Leeds Conference 'Non-Royal Rulership' Success
The University of Leeds conference 'Non-Royal Rulership in the Earlier Medieval West, c. 600-1200', held 8-9 April 2019, was highly successful and included attendees from eight different countries.
A total of 24 attendees, including 18 speakers from eight different countries, presented from 8-9 April 2019 at the University of Leeds at the conference 'Non-Royal Rulership in the Earlier Medieval West, c. 600-1200'. The conference was held in the Grant Room, with breaks between sessions being held in Turberville Foyer.
Between the breakdown of Roman rule and the sweeping legal and administrative changes of the later twelfth century, western Europe saw many types of rulers. The precise nature of their title and authority changed: dukes, counts, rectores, gastalds, earldormen. These rulers were ubiquitous and diverse, but despite the variation between them, they all shared a need to conceptualise, to justify, and to exercise their rule without access to the ideological and governmental resources of kingship.
This conference explored the political practices of non-royal rulers across the earlier medieval period, in order to understand how the ambiguities of a position of rule that was not kingship were resolved in their various inflections. The full programme is available here.
Dr Fraser McNair (Leverhulme Early Career Research Fellow, University of Leeds) organised this conference and stated: 'I was very pleased with how things worked out - non-royal rulers seem to live in the shadow of kings, and bringing such a variety of papers together to examine them from a number of different angles set up several promising leads on how we can in future conceptualise and analyse non-royal power'. McNair also noted that in addition to academics, a few non-academics also participated.
Dr Jonthan Jarrett (Lecturer in Early Medieval History, University of Leeds) gave a keynote speech, titled Counts where it Counts: Spheres of Comital Action in the Tenth-Century West Frankish Periphery. He called the conference 'unusually fruitful, even by the standards of the IMS, for constructive comparison and productive conversation'. McNair agreed, stating that 'the discussion was particularly good'.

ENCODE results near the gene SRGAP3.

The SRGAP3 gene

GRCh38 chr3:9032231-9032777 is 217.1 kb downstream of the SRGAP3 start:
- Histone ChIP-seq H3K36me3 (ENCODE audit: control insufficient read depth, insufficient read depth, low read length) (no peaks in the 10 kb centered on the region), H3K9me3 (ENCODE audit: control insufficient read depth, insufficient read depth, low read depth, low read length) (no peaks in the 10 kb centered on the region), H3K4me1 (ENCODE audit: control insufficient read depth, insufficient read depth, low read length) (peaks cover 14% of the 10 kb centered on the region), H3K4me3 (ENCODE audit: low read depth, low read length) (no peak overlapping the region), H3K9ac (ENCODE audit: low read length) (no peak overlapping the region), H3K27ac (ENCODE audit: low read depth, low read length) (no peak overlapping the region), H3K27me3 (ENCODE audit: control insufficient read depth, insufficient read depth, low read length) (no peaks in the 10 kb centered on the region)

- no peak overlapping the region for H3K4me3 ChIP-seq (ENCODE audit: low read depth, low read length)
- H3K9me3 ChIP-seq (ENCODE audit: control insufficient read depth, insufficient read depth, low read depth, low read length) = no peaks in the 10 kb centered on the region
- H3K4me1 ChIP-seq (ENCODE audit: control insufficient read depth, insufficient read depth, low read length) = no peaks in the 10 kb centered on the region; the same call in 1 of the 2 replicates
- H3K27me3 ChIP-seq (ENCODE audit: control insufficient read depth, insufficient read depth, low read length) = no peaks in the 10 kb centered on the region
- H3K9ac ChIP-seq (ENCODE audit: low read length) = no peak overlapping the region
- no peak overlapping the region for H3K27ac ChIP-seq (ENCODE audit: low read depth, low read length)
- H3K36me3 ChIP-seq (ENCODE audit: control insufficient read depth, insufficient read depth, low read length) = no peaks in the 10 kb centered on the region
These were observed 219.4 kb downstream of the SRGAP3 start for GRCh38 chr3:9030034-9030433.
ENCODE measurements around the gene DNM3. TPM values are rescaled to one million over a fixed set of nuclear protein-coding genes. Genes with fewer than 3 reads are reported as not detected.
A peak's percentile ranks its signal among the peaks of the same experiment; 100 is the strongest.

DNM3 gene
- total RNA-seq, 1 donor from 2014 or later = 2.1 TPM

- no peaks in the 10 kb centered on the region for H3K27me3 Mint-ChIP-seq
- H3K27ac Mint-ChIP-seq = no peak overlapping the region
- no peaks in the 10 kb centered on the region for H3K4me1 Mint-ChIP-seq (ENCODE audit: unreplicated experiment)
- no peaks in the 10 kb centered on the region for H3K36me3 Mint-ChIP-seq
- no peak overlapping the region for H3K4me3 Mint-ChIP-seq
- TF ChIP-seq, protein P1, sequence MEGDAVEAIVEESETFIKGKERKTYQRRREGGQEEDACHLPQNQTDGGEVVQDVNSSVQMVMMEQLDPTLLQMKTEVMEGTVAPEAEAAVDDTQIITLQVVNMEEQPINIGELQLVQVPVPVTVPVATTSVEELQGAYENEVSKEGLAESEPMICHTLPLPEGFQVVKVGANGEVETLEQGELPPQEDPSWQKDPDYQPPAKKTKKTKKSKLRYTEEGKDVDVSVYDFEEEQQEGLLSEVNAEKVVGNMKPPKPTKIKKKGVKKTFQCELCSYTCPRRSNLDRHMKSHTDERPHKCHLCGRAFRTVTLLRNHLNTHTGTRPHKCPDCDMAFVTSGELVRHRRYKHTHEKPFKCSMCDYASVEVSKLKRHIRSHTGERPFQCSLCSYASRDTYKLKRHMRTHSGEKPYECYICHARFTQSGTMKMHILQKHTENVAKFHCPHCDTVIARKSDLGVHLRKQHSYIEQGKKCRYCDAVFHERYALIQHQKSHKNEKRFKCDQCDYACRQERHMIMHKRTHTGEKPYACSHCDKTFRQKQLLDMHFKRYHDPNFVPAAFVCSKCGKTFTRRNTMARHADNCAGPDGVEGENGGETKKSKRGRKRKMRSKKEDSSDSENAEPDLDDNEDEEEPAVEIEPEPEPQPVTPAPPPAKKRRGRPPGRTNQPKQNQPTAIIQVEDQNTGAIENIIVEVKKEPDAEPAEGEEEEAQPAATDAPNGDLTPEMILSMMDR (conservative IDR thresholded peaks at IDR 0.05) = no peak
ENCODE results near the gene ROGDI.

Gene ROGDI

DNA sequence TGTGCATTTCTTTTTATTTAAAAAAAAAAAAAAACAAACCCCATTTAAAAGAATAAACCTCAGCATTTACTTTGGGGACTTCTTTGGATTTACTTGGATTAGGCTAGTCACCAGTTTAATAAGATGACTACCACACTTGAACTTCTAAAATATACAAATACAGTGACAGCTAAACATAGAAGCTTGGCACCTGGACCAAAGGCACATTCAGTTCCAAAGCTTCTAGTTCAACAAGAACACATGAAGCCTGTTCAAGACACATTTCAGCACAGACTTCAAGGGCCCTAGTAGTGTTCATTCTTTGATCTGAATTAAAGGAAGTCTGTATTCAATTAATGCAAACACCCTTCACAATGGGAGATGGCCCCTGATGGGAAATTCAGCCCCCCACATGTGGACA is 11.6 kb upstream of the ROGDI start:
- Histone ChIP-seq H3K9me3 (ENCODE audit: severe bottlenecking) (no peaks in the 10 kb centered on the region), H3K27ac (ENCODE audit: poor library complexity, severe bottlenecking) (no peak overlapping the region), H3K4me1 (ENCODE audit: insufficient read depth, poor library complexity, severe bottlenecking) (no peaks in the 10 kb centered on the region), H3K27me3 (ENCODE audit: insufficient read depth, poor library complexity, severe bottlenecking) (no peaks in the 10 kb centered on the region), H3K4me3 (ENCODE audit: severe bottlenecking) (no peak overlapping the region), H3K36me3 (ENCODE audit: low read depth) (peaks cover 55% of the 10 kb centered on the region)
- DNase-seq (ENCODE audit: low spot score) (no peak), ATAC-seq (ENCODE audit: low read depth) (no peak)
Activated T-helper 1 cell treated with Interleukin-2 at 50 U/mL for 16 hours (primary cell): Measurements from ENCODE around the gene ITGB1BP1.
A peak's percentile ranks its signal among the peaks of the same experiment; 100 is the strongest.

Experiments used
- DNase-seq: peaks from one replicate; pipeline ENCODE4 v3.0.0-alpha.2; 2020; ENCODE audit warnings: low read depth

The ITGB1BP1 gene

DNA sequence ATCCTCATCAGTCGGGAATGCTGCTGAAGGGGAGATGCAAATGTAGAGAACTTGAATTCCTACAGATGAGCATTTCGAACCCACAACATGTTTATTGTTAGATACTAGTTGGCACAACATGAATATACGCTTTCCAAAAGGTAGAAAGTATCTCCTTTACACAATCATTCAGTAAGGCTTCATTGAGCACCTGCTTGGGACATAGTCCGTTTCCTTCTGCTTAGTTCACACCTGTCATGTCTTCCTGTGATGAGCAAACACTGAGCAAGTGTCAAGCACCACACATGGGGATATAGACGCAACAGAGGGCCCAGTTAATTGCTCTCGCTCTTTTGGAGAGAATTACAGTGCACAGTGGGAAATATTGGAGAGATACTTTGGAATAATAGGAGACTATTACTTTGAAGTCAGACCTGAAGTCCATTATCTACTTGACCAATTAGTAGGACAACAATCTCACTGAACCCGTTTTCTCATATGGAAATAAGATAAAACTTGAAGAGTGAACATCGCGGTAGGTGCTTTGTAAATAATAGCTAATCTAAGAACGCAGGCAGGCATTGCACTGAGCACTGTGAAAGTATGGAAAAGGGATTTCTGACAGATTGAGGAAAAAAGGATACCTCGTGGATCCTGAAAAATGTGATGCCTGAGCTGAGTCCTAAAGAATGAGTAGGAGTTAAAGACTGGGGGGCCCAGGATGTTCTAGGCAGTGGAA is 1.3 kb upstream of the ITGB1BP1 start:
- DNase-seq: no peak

Andrea Mancini (IMS postgraduate researcher) attended the conference and called the topic 'very intriguing. Non-royal Rulership is...a theme which is worth further investigation in an interdiscplinary perspective'.
Both Mancini and Dr Jarrett stressed the impressive breadth of speakers and attendees from various UK and overseas universities; for Dr Jarrett, 'Dr Fiona Edmond's keynote was a particular highlight...alerting me to how an area on which I used to work has relevances I hadn't seen for my current work on frontiers'.
Florence Scott (IMS postgraduate researcher) chaired one of the panels, and Dr James Doherty (Teaching Fellow in Medieval History, University of Leeds) also presented a paper in Panel 5 titled The Righteous Brothers: Bishop Philip of Chalons, Count Hugh of Troyes and Cultural Capital on the Stage of Crusade.
Ultimately Dr Jarrett praised Dr McNair 'for putting the event together and for such a good selection of papers', and also suggested that 'I think most or all of us...suddenly saw our own materials and questions in a new light because of someone asking similar questions in a different area'.